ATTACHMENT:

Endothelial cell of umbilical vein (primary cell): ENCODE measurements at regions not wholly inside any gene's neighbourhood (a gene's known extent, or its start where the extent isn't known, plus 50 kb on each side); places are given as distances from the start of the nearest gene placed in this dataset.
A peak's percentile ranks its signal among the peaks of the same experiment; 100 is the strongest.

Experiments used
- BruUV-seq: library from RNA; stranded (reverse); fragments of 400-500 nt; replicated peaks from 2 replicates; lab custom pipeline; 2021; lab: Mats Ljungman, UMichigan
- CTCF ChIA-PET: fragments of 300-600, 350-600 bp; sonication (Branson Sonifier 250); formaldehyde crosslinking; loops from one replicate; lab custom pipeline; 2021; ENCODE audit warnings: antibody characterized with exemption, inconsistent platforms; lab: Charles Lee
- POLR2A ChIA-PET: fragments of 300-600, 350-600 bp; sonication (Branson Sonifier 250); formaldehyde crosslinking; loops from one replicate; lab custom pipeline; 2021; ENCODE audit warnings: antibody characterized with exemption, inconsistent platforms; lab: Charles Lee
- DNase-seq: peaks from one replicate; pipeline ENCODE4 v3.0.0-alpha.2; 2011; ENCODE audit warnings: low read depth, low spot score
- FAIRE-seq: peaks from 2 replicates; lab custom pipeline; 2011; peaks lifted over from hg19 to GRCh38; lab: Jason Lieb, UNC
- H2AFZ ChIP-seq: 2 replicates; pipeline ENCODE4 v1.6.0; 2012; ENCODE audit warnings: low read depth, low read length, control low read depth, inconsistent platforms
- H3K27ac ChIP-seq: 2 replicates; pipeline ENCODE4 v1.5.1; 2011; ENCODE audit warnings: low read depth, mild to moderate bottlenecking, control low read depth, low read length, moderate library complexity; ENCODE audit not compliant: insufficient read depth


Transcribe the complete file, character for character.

Endothelial cell of umbilical vein (primary cell): ENCODE measurements at regions not wholly inside any gene's neighbourhood (a gene's known extent, or its start where the extent isn't known, plus 50 kb on each side); places are given as distances from the start of the nearest gene placed in this dataset.
A peak's percentile ranks its signal among the peaks of the same experiment; 100 is the strongest.

Experiments used
- BruUV-seq: library from RNA; stranded (reverse); fragments of 400-500 nt; replicated peaks from 2 replicates; lab custom pipeline; 2021; lab: Mats Ljungman, UMichigan
- CTCF ChIA-PET: fragments of 300-600, 350-600 bp; sonication (Branson Sonifier 250); formaldehyde crosslinking; loops from one replicate; lab custom pipeline; 2021; ENCODE audit warnings: antibody characterized with exemption, inconsistent platforms; lab: Charles Lee
- POLR2A ChIA-PET: fragments of 300-600, 350-600 bp; sonication (Branson Sonifier 250); formaldehyde crosslinking; loops from one replicate; lab custom pipeline; 2021; ENCODE audit warnings: antibody characterized with exemption, inconsistent platforms; lab: Charles Lee
- DNase-seq: peaks from one replicate; pipeline ENCODE4 v3.0.0-alpha.2; 2011; ENCODE audit warnings: low read depth, low spot score
- FAIRE-seq: peaks from 2 replicates; lab custom pipeline; 2011; peaks lifted over from hg19 to GRCh38; lab: Jason Lieb, UNC
- H2AFZ ChIP-seq: 2 replicates; pipeline ENCODE4 v1.6.0; 2012; ENCODE audit warnings: low read depth, low read length, control low read depth, inconsistent platforms
- H3K27ac ChIP-seq: 2 replicates; pipeline ENCODE4 v1.5.1; 2011; ENCODE audit warnings: low read depth, mild to moderate bottlenecking, control low read depth, low read length, moderate library complexity; ENCODE audit not compliant: insufficient read depth